Join Chris Orwig for an in-depth discussion in this video Seeing and working with natural light, part of Narrative Portraiture: Foundations of Portraiture.
- View Offline
What an absolutely beautiful, beautiful afternoon!…The light is bright and beautiful and a lot of times we see scenes like this and…we just are taken away by the breathtaking beauty.…Yet, you take your sunglasses off and you can't really see straight.…It's almost like you start to get a headache because there's too much light.…One of the things that we need to do as portrait photographers is start to think…about how our light affects our subject.…And also, how we can light our subject in different way with natural…and available light?…And to do that, we have to become aware of the light that we have to work with.…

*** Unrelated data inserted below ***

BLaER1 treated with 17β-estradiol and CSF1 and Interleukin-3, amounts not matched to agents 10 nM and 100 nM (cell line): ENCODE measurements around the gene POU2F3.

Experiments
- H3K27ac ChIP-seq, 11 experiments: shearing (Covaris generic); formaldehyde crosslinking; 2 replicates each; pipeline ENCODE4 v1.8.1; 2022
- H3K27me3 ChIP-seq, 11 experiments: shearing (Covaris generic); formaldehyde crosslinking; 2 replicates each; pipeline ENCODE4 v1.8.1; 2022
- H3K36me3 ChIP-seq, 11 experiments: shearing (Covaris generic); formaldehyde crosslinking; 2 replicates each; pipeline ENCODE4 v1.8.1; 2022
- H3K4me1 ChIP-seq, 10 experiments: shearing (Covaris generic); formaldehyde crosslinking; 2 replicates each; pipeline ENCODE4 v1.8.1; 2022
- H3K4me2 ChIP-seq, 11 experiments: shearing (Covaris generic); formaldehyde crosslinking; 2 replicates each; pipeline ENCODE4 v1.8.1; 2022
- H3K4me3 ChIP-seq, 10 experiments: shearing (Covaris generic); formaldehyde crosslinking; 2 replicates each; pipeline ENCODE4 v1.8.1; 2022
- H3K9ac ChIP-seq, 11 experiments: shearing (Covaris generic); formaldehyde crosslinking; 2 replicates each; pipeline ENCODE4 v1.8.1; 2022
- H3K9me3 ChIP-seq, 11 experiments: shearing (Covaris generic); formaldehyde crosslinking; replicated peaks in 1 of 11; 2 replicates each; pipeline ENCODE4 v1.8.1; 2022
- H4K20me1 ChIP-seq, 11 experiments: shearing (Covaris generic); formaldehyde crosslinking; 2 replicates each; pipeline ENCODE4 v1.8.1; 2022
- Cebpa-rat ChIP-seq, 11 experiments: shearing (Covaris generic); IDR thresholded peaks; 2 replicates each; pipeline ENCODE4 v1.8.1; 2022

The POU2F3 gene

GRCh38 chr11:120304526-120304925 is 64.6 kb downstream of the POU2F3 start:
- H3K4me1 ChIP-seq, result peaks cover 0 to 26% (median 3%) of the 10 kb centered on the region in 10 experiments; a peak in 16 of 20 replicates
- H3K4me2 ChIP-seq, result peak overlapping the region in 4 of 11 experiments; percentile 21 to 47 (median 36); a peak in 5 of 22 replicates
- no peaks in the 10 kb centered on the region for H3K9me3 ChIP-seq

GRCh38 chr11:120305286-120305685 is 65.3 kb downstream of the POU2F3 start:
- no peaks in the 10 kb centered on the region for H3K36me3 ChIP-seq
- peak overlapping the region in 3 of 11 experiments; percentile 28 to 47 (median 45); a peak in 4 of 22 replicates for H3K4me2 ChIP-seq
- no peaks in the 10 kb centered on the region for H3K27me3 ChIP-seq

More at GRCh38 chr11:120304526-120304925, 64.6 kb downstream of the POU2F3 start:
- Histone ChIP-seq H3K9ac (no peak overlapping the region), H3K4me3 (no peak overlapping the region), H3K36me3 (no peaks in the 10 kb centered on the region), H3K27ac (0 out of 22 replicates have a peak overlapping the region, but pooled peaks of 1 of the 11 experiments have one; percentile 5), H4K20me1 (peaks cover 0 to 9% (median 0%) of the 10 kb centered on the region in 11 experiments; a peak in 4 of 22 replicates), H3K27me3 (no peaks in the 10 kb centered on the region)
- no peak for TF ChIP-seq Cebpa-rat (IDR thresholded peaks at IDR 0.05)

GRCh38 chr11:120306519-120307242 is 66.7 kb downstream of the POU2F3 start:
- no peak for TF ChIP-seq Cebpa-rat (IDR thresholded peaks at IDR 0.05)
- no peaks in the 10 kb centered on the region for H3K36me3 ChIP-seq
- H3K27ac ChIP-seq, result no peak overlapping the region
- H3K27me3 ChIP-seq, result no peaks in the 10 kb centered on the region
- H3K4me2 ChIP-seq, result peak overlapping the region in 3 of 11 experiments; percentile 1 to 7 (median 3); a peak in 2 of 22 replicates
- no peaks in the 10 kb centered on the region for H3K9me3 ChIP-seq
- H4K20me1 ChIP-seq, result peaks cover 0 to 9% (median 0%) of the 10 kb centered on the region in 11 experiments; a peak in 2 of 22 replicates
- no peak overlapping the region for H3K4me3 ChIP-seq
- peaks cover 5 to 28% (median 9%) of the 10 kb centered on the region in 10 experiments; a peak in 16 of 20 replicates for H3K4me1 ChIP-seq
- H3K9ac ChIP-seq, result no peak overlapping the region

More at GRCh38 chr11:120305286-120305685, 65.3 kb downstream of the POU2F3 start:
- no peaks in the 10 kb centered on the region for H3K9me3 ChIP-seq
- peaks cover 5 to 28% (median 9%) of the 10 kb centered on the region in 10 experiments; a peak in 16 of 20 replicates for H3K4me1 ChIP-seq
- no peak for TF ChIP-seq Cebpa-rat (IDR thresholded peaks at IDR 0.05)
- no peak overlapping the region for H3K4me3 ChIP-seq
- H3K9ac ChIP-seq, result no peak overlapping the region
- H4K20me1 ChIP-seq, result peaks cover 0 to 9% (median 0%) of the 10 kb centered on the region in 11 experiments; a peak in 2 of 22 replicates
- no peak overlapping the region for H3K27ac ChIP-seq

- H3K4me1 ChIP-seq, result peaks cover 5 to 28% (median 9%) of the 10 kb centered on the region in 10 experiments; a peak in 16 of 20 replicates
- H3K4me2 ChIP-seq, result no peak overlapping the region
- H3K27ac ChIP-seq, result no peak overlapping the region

Now, some people will say, "You know what, my subject is light," and I say, with…portraits it's the other way around.…My subject is the person. And then it's how do I want to light that person?…What kind of light do I want to position them in, in order to tell a particular story?…Now there are those who say you should never take pictures at noon.…is too harsh, it's too much.…And that's true to a certain extent, but there are ways to work with it.…
In this first installment, Chris lays the groundwork for the series. The course begins with a discussion of portraiture and the characteristics that make an effective, story-filled portrait. Chris then explains the importance of establishing a connection with a subject and identifying those details that will help tell his or her story. Next, he explores elements such as location, natural lighting, and composition. The course concludes with an exploration of gear: the creative options that various lenses and cameras provide, and techniques for shooting efficiently and unobtrusively.
- The elements of narrative portraiture
- Choosing locations and working with natural light
- Connecting with your subject to better tell a story
- Composition strategies
- Choosing lenses and selecting gear for a shoot
- Camera-handling tips